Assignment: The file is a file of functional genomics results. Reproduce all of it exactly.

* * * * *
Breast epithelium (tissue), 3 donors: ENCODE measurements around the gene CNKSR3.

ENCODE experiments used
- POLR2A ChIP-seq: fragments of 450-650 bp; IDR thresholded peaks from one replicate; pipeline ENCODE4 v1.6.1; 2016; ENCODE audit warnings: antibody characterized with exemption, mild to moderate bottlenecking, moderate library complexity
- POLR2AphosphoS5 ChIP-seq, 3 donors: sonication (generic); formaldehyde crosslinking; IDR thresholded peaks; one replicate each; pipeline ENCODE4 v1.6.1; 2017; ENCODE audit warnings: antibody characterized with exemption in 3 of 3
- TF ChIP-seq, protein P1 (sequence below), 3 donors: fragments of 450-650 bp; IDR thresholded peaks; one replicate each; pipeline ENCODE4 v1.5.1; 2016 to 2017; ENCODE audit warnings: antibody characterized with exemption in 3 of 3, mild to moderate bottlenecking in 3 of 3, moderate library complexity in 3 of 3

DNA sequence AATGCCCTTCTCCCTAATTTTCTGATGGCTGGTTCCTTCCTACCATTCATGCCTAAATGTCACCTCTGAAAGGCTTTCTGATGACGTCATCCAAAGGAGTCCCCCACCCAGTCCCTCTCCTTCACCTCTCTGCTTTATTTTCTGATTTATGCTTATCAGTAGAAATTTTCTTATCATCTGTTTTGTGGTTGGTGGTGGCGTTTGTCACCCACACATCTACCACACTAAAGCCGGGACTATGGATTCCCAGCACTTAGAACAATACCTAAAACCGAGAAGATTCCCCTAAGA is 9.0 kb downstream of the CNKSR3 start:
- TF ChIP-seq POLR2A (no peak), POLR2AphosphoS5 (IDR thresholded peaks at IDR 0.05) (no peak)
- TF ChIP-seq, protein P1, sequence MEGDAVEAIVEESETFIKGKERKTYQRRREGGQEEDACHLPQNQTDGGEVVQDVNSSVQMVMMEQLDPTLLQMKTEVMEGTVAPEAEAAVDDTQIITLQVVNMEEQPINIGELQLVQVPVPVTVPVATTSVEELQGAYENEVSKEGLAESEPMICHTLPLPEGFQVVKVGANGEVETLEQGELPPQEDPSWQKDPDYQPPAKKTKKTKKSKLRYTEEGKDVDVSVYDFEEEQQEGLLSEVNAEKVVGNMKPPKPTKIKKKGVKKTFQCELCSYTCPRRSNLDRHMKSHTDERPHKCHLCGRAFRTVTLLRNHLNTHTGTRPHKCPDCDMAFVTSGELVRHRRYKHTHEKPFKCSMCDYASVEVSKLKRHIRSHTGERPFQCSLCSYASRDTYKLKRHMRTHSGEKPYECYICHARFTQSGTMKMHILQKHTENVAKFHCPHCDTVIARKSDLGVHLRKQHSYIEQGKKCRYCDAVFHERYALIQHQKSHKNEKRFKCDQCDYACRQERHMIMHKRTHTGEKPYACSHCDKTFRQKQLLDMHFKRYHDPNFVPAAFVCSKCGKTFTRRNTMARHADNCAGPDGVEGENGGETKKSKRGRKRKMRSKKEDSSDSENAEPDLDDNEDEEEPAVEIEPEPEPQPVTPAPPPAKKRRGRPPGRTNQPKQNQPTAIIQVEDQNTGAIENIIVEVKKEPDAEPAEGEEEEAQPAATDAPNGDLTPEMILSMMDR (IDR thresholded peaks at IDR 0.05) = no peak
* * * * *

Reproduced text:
Breast epithelium (tissue), 3 donors: ENCODE measurements around the gene CNKSR3.

ENCODE experiments used
- POLR2A ChIP-seq: fragments of 450-650 bp; IDR thresholded peaks from one replicate; pipeline ENCODE4 v1.6.1; 2016; ENCODE audit warnings: antibody characterized with exemption, mild to moderate bottlenecking, moderate library complexity
- POLR2AphosphoS5 ChIP-seq, 3 donors: sonication (generic); formaldehyde crosslinking; IDR thresholded peaks; one replicate each; pipeline ENCODE4 v1.6.1; 2017; ENCODE audit warnings: antibody characterized with exemption in 3 of 3
- TF ChIP-seq, protein P1 (sequence below), 3 donors: fragments of 450-650 bp; IDR thresholded peaks; one replicate each; pipeline ENCODE4 v1.5.1; 2016 to 2017; ENCODE audit warnings: antibody characterized with exemption in 3 of 3, mild to moderate bottlenecking in 3 of 3, moderate library complexity in 3 of 3

DNA sequence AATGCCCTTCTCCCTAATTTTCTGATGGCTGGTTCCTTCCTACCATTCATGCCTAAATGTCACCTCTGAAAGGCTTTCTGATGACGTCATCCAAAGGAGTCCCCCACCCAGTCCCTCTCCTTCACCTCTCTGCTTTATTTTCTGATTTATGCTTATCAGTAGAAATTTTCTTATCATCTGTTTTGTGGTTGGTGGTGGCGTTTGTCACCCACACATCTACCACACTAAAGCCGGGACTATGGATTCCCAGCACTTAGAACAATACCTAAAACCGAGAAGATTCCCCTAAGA is 9.0 kb downstream of the CNKSR3 start:
- TF ChIP-seq POLR2A (no peak), POLR2AphosphoS5 (IDR thresholded peaks at IDR 0.05) (no peak)
- TF ChIP-seq, protein P1, sequence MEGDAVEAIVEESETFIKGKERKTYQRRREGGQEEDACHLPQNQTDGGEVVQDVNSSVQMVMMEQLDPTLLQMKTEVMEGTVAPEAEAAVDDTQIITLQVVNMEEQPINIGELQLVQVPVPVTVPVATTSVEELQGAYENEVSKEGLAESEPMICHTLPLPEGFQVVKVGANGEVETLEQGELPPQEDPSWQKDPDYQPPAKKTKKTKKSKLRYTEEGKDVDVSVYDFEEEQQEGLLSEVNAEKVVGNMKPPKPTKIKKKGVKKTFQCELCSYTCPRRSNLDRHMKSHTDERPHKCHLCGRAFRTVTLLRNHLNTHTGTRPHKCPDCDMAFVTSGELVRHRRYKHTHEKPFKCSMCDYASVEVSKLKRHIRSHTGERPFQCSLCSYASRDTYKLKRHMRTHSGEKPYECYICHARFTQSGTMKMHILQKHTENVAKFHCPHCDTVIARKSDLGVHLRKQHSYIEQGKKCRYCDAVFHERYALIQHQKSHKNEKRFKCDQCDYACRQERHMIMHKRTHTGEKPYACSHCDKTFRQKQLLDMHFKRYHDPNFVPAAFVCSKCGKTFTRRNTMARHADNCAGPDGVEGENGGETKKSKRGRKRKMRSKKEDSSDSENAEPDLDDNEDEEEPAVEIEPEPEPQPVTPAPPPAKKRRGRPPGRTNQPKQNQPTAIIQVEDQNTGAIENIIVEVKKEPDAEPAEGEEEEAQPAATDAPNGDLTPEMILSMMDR (IDR thresholded peaks at IDR 0.05) = no peak